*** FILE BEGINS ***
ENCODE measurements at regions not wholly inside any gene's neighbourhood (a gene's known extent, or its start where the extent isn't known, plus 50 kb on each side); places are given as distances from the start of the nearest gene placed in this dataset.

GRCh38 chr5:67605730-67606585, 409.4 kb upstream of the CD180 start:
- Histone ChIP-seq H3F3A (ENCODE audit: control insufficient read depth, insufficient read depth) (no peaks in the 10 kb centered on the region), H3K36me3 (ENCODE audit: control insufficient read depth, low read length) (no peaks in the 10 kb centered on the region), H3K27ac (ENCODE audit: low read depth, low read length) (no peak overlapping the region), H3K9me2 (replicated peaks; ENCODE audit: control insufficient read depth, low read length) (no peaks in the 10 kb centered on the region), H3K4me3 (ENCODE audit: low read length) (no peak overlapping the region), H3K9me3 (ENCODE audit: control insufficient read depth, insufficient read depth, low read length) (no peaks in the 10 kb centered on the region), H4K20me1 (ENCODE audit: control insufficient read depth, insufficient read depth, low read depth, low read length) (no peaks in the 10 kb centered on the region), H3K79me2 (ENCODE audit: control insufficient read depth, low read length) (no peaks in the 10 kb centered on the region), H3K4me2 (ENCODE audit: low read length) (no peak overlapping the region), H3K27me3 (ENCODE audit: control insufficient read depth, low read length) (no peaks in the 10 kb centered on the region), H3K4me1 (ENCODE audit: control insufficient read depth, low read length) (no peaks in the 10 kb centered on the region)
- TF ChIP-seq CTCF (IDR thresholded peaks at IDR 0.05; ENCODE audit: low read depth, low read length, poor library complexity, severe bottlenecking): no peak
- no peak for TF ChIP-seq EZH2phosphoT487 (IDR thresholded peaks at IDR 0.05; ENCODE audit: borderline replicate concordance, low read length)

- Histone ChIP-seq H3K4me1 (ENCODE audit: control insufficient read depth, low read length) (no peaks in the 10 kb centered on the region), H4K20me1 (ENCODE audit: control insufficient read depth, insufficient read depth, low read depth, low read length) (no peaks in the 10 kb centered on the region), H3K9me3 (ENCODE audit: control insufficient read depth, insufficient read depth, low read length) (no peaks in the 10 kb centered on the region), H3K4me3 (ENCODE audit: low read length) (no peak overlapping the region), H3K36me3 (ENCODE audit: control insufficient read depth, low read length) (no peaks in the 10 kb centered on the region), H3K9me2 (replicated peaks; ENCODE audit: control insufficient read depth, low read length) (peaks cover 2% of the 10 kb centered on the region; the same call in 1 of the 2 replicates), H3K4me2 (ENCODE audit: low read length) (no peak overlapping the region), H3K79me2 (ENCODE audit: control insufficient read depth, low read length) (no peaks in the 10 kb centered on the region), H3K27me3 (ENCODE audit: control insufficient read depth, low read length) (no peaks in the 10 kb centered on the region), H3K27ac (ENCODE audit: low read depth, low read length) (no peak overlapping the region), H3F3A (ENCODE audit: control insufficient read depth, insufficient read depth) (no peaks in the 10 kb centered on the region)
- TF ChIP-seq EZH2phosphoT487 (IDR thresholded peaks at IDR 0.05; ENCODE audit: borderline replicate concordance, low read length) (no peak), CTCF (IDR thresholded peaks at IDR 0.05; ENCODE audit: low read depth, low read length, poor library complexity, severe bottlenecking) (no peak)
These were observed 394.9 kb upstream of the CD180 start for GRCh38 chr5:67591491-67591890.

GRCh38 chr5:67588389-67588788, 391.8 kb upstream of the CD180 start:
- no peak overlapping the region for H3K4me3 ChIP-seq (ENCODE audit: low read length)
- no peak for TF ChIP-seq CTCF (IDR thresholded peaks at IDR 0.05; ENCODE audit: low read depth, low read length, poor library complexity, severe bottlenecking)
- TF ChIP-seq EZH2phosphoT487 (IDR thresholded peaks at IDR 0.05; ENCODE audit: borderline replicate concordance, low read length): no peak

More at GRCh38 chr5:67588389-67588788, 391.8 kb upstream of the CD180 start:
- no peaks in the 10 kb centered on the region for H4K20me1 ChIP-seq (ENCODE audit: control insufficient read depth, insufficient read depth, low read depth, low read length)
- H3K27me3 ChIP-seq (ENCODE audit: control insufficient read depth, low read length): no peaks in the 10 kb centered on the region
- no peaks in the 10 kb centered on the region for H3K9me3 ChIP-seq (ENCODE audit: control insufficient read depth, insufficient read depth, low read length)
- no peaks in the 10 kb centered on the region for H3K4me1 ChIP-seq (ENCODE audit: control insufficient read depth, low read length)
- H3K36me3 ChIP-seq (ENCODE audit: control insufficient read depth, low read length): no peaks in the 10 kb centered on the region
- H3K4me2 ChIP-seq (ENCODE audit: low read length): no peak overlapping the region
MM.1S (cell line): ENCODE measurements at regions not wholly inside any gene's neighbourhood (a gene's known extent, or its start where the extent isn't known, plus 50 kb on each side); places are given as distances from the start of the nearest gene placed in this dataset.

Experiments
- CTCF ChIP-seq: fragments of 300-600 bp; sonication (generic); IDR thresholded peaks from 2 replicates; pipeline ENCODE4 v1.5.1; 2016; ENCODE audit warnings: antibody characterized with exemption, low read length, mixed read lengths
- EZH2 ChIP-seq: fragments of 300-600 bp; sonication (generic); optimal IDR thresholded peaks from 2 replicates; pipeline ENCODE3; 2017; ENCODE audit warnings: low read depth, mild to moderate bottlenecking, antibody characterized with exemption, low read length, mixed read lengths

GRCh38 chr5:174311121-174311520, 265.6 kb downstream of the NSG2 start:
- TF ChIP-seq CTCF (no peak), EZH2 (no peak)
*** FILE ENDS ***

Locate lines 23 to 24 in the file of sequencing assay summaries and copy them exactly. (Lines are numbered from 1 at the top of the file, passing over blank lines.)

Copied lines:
- EZH2 ChIP-seq: fragments of 300-600 bp; sonication (generic); optimal IDR thresholded peaks from 2 replicates; pipeline ENCODE3; 2017; ENCODE audit warnings: low read depth, mild to moderate bottlenecking, antibody characterized with exemption, low read length, mixed read lengths

GRCh38 chr5:174311121-174311520, 265.6 kb downstream of the NSG2 start: